Wednesday, March 24, 2010

Our Visit from James Warhola

Yesterday we had the tremendous honor of having a visit from James Warhola. He read to us from his books, and talked to us about the process of planning and making a picture book. He brought original art for us to see including finished watercolor illustrations and sketchbooks and prototypes that showed the steps in making a book.

After talking to the elementary kids, Mr. Warhola visitted some junior high and senior high classrooms. He encouraged them to develop their own creativity and express themselves through writing and art.

The Daily Review wrote a really nice article about this visit, which is here.

Tribute Sculpture of Andy Warhol

Fifth graders wanted to make a special project to welcome artist James Warhola, so they made a pariscraft sculpture of his uncle Andy Warhol (who is also the main character in some of his picture books).

Friday, March 19, 2010

Giant Tales

Third graders heard the story The Brave Little Tailor (illustrated by James Warhola) and then drew giant pictures (on 18x24 paper!) and wrote stories of how they would outsmart a giant.

Many gave their pictures titles like The Brave Little Hairdresser or The Brave Gumball Destroyer. I called mine The Brave Little Art Teacher.

Here is one third grader's story and picture.

My Giant Story
Written by Jamie Welch

One late evening I was planting flowers in my front yard. Suddenly, I heard a loud, booming voice. "You there!" the booming voice shouted. I cowered in fear.

"" I whispered.
"Yes, you! Come closer!" the voice commanded. In fear, I walked to my lake. There, sitting on my wooden bench, was a giant. "Come closer," the giant said. I walked towards the giant on my shaky legs. "Yes...," the giant said. Out of nowhere, the giant scooped me up in his over-sized hand. "What's your name?" the giant boomed.
"J...Jamie," I stammered.
"I'm Mario, the only Italian giant," Mario boomed, laughing. I began to cry, for I missed my mother and father. "Stop!" Mario commanded.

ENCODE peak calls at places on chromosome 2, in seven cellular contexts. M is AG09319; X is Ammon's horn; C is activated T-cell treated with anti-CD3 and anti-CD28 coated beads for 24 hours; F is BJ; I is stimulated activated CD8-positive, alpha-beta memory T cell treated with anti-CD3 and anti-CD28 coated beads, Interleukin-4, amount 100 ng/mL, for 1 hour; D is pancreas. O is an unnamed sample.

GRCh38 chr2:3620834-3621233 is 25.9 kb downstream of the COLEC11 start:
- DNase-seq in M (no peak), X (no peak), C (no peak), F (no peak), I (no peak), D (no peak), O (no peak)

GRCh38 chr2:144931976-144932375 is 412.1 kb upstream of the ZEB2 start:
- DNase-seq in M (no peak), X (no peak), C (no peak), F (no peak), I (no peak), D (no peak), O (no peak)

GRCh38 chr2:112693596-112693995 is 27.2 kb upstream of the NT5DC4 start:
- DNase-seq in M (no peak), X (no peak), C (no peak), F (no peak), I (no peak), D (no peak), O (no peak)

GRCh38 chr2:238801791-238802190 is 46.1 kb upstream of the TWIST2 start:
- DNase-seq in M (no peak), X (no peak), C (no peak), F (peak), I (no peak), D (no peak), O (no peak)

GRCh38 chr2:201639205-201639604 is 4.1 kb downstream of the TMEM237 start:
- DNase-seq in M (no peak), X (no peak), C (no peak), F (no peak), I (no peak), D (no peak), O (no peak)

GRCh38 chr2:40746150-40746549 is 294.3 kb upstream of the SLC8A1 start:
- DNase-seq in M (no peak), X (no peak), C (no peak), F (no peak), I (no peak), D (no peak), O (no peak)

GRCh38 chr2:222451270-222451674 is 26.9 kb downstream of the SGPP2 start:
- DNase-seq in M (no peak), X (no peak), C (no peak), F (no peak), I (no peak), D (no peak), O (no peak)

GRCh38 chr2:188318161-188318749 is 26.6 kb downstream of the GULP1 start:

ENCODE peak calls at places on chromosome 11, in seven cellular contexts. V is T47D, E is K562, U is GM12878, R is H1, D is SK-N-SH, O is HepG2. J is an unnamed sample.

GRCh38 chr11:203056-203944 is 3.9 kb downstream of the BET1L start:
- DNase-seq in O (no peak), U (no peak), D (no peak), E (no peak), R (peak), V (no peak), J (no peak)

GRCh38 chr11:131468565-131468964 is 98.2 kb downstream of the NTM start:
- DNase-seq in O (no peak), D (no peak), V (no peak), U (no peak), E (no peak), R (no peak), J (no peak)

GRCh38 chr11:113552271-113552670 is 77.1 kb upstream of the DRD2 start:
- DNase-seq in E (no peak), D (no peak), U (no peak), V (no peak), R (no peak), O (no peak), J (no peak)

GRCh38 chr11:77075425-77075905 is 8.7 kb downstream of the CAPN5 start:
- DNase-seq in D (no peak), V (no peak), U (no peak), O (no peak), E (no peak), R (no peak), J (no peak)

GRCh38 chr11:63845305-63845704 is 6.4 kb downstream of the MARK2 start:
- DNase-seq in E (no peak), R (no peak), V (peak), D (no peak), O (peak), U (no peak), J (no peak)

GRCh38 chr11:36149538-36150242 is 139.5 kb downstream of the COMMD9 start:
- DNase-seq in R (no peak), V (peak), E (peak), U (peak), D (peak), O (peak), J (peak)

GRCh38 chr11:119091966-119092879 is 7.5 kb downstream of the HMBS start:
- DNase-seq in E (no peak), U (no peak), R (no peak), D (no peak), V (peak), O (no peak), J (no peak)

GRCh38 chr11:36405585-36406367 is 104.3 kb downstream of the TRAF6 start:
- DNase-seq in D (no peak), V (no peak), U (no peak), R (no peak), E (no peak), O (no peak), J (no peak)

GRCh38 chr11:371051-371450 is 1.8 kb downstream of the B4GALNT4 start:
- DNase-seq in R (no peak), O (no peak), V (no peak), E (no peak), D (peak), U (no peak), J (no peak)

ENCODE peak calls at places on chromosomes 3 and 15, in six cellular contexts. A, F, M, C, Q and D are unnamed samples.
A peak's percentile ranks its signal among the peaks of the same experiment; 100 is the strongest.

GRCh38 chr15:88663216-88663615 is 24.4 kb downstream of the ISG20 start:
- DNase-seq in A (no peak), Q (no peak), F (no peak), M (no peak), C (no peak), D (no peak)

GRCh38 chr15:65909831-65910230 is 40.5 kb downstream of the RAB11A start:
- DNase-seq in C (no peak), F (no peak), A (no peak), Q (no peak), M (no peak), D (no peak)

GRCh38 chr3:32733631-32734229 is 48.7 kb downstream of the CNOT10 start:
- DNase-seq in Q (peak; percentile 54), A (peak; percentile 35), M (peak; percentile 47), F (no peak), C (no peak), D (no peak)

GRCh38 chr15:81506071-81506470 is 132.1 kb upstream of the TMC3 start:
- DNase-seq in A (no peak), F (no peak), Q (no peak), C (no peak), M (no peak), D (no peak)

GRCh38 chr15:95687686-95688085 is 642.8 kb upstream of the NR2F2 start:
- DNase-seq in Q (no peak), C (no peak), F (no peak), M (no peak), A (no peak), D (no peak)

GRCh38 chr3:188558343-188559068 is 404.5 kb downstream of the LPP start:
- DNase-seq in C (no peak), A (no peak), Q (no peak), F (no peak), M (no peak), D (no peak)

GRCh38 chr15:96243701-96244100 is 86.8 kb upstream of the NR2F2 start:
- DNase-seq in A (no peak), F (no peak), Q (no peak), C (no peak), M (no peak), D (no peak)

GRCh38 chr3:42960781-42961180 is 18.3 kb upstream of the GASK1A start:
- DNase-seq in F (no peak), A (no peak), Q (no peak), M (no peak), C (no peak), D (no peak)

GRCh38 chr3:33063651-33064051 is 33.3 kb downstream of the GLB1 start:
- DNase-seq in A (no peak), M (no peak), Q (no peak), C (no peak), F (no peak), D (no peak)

I wiped my tears. "Stop what?" I asked.
"Stop your crying! It makes me sick," he replied, sighing. I began to think more sad thoughts. I cried hard, and I cried soft. Soon after, Mario's face turned blue, and he exploded. Then I went home and lived a normal life once

The End.

If You're Happy and you Know it (Scratch your Fur)

First graders had a good time hearing this story (and singing along!) You might thing you know If You're Happy and You Know it, but this is the Jungle Edition! After singing, we made drawings and paintings inspired by the book.

Fresh Pop Art, Popped Daily

We've been looking at the art of Andy Warhol, some of which was created using printmaking techniques. Fifth graders are now printing multiple images of the blocks they carved. We will create many prints on many different types of surfaces using different colors of ink. Then we can combine them to create works of art that have both unity (through repetition) and variety.

Printmaking is great, because you can have many copies of your art and each one is one-of-a-kind. At the end of the unit, some kids trade prints with friends, and we all contribute one print to put in our auction. Each kid will be given millions of dollars (of play money, of course) to bid on their classmates' prints. It remains to be seen who will set the record this year for the highest price paid for a print.

Picture Books of Trips we Took

Second graders have been making picture books. We have been using Uncle Andy's by James Warhola as a mentor text. This book is about a family trip, so we're all making books about trips we've taken. Each story starts at home, the author finds out they're going somewhere, they prepare for the trip, travel to the destination, and then arrive there. Each step is described in the story and illustrated. Everybody's story is different, even though it follows the same general template.

Wednesday, March 17, 2010

Pop Cats

After reading James Warhola's book Uncle Andy's Cats, we were inspired to make "Pop Cats" -- art that combines paint with found objects and collage created by images from popular culture.

Monday, March 15, 2010

Our Fifteen Minutes of Fame

Andy Warhol predicted that "In the future, everyone will be famous for fifteen minutes." That's where we get that expression, "fifteen minutes of fame." Just for fun, fourth graders made drawings and creative writing about their own imagined fleeting stardom. Below is a really creative piece by Alexis...

Here are some of the other illustrations of students' fifteen minutes of fame: